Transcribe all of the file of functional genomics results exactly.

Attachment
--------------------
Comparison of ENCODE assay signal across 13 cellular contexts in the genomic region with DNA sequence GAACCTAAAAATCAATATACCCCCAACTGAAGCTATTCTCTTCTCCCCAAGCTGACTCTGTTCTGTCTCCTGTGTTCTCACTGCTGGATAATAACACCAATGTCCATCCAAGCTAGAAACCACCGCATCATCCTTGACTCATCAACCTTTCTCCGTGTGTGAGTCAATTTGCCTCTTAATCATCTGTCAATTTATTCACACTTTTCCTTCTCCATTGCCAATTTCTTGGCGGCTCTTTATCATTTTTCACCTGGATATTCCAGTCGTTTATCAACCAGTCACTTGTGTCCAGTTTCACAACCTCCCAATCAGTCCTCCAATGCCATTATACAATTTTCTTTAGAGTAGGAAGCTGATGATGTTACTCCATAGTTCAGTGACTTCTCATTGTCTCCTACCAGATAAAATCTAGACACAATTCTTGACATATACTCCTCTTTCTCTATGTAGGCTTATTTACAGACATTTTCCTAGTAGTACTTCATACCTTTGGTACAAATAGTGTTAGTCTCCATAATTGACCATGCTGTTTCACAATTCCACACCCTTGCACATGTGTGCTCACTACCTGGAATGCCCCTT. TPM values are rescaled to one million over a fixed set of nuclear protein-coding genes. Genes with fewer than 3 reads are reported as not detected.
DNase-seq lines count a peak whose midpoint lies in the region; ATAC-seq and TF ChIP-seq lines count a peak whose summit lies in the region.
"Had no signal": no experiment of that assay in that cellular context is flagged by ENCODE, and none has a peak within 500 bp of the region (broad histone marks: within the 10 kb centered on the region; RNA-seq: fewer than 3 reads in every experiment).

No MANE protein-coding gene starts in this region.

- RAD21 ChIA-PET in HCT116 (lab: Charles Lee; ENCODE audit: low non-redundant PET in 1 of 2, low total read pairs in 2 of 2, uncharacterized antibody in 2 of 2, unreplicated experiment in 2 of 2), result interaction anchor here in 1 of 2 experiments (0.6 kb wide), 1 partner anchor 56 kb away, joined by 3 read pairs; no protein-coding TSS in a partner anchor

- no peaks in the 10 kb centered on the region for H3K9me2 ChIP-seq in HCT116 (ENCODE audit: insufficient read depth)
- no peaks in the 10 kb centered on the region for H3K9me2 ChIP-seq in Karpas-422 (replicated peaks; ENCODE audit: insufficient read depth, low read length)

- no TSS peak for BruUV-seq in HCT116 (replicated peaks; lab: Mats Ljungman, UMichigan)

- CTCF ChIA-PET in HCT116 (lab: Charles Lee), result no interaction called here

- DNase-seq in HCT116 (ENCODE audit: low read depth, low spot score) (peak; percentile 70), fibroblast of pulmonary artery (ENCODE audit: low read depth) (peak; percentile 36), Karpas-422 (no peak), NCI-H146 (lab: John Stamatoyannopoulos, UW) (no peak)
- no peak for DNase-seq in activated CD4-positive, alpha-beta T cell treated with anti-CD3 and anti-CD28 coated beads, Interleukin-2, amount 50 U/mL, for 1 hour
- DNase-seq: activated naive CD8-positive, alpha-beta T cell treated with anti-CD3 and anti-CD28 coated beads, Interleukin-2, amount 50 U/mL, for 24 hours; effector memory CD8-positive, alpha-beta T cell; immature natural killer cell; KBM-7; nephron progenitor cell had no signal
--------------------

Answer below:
Comparison of ENCODE assay signal across 13 cellular contexts in the genomic region with DNA sequence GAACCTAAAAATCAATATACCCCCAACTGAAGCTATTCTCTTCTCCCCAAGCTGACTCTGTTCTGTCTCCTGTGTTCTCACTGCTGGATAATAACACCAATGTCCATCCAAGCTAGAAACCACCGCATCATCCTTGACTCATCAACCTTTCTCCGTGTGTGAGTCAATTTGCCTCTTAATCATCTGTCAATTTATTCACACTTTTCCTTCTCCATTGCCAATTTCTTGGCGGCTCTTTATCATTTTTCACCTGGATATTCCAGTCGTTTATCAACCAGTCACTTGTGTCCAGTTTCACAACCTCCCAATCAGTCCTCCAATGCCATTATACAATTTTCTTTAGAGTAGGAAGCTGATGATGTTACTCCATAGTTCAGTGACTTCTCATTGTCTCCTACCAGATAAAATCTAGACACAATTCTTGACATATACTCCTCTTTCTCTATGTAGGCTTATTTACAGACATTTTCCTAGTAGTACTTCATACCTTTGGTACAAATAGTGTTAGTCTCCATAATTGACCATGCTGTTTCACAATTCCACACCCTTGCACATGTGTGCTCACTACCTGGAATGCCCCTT. TPM values are rescaled to one million over a fixed set of nuclear protein-coding genes. Genes with fewer than 3 reads are reported as not detected.
DNase-seq lines count a peak whose midpoint lies in the region; ATAC-seq and TF ChIP-seq lines count a peak whose summit lies in the region.
"Had no signal": no experiment of that assay in that cellular context is flagged by ENCODE, and none has a peak within 500 bp of the region (broad histone marks: within the 10 kb centered on the region; RNA-seq: fewer than 3 reads in every experiment).

No MANE protein-coding gene starts in this region.

- RAD21 ChIA-PET in HCT116 (lab: Charles Lee; ENCODE audit: low non-redundant PET in 1 of 2, low total read pairs in 2 of 2, uncharacterized antibody in 2 of 2, unreplicated experiment in 2 of 2), result interaction anchor here in 1 of 2 experiments (0.6 kb wide), 1 partner anchor 56 kb away, joined by 3 read pairs; no protein-coding TSS in a partner anchor

- no peaks in the 10 kb centered on the region for H3K9me2 ChIP-seq in HCT116 (ENCODE audit: insufficient read depth)
- no peaks in the 10 kb centered on the region for H3K9me2 ChIP-seq in Karpas-422 (replicated peaks; ENCODE audit: insufficient read depth, low read length)

- no TSS peak for BruUV-seq in HCT116 (replicated peaks; lab: Mats Ljungman, UMichigan)

- CTCF ChIA-PET in HCT116 (lab: Charles Lee), result no interaction called here

- DNase-seq in HCT116 (ENCODE audit: low read depth, low spot score) (peak; percentile 70), fibroblast of pulmonary artery (ENCODE audit: low read depth) (peak; percentile 36), Karpas-422 (no peak), NCI-H146 (lab: John Stamatoyannopoulos, UW) (no peak)
- no peak for DNase-seq in activated CD4-positive, alpha-beta T cell treated with anti-CD3 and anti-CD28 coated beads, Interleukin-2, amount 50 U/mL, for 1 hour
- DNase-seq: activated naive CD8-positive, alpha-beta T cell treated with anti-CD3 and anti-CD28 coated beads, Interleukin-2, amount 50 U/mL, for 24 hours; effector memory CD8-positive, alpha-beta T cell; immature natural killer cell; KBM-7; nephron progenitor cell had no signal